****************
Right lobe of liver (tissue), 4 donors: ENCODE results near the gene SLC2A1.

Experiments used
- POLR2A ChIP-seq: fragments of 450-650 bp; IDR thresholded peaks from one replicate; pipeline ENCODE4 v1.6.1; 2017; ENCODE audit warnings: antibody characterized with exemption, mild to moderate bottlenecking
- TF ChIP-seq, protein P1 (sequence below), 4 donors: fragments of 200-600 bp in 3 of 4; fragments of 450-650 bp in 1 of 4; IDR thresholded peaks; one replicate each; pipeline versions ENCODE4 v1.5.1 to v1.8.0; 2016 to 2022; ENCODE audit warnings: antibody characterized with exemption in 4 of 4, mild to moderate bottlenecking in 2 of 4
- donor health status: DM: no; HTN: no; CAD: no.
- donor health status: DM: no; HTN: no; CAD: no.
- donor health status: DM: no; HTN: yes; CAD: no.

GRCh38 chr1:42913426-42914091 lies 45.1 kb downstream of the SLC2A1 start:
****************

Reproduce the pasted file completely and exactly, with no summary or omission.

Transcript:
Right lobe of liver (tissue), 4 donors: ENCODE results near the gene SLC2A1.

Experiments used
- POLR2A ChIP-seq: fragments of 450-650 bp; IDR thresholded peaks from one replicate; pipeline ENCODE4 v1.6.1; 2017; ENCODE audit warnings: antibody characterized with exemption, mild to moderate bottlenecking
- TF ChIP-seq, protein P1 (sequence below), 4 donors: fragments of 200-600 bp in 3 of 4; fragments of 450-650 bp in 1 of 4; IDR thresholded peaks; one replicate each; pipeline versions ENCODE4 v1.5.1 to v1.8.0; 2016 to 2022; ENCODE audit warnings: antibody characterized with exemption in 4 of 4, mild to moderate bottlenecking in 2 of 4
- donor health status: DM: no; HTN: no; CAD: no.
- donor health status: DM: no; HTN: no; CAD: no.
- donor health status: DM: no; HTN: yes; CAD: no.

GRCh38 chr1:42913426-42914091 lies 45.1 kb downstream of the SLC2A1 start: